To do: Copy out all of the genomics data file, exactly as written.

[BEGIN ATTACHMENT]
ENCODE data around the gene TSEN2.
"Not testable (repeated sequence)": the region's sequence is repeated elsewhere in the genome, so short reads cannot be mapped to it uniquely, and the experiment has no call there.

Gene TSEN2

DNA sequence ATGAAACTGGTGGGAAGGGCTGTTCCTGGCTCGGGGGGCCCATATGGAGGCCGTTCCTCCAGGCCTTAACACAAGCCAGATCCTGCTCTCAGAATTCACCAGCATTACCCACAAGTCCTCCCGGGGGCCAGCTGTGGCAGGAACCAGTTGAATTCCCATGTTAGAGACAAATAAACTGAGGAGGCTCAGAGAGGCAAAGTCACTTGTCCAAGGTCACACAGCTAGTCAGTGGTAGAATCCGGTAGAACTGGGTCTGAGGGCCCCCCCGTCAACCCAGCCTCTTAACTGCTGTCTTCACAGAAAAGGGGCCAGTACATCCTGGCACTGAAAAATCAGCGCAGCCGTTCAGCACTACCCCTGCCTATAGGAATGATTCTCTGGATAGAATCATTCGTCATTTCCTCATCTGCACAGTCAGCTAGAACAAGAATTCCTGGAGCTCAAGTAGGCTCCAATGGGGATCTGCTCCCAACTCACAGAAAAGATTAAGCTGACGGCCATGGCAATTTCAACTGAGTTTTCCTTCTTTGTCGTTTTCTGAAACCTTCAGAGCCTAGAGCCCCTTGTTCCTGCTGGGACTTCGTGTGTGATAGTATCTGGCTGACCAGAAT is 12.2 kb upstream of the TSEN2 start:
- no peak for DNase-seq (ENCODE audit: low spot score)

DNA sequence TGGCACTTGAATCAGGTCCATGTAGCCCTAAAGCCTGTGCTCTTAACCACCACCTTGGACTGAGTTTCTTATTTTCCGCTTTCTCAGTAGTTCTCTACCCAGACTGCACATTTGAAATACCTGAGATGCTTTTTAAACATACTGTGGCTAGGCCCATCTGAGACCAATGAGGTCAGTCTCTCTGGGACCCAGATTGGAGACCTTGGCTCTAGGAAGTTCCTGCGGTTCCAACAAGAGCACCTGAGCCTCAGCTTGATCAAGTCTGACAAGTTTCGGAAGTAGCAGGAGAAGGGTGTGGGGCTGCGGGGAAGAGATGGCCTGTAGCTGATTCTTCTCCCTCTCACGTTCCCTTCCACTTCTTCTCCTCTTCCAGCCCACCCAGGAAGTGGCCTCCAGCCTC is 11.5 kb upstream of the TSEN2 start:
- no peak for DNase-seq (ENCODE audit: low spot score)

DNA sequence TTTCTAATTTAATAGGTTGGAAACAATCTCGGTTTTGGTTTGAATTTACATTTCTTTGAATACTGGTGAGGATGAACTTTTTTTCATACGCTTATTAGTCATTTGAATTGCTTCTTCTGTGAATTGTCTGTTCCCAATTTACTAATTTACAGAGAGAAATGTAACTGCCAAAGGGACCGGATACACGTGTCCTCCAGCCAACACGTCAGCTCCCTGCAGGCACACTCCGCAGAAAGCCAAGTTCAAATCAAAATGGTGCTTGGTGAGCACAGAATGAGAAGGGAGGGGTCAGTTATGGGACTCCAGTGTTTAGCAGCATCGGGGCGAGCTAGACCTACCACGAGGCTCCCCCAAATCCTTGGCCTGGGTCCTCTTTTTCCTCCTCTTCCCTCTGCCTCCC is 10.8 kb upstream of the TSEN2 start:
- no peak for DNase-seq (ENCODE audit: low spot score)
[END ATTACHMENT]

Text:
ENCODE data around the gene TSEN2.
"Not testable (repeated sequence)": the region's sequence is repeated elsewhere in the genome, so short reads cannot be mapped to it uniquely, and the experiment has no call there.

Gene TSEN2

DNA sequence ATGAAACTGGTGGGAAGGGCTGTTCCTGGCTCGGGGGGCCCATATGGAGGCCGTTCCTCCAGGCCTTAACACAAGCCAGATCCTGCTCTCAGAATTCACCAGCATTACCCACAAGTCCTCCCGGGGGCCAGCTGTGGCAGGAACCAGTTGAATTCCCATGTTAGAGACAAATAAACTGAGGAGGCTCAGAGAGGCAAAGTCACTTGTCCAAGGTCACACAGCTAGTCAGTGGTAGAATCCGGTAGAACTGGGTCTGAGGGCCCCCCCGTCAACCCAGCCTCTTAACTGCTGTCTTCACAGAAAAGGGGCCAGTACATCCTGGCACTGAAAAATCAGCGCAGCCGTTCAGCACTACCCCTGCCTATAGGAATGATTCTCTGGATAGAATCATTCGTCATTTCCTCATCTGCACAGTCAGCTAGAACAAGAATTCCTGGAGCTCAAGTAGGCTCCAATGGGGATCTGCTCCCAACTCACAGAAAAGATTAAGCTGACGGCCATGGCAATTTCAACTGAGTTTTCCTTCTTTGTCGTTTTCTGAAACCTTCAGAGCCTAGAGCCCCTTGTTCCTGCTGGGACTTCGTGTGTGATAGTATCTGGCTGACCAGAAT is 12.2 kb upstream of the TSEN2 start:
- no peak for DNase-seq (ENCODE audit: low spot score)

DNA sequence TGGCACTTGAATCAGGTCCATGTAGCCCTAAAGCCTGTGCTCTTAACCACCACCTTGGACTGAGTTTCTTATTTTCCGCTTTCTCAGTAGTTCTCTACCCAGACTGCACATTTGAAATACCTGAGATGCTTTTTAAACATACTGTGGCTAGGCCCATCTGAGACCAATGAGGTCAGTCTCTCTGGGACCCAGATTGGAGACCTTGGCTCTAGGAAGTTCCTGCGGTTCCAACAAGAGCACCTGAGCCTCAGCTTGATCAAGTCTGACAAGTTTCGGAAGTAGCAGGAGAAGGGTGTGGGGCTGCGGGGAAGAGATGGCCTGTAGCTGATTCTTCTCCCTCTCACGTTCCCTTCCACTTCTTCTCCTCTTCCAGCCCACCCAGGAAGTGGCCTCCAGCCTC is 11.5 kb upstream of the TSEN2 start:
- no peak for DNase-seq (ENCODE audit: low spot score)

DNA sequence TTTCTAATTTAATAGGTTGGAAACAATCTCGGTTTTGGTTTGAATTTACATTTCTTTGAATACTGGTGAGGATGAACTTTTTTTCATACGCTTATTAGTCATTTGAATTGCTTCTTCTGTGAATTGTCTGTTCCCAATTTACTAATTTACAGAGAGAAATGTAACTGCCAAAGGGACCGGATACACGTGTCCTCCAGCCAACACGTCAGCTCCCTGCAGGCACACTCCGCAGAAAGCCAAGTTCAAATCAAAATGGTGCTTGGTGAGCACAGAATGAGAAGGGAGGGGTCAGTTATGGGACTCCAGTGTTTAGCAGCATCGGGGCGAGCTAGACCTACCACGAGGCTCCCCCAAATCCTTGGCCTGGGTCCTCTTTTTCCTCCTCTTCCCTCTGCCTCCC is 10.8 kb upstream of the TSEN2 start:
- no peak for DNase-seq (ENCODE audit: low spot score)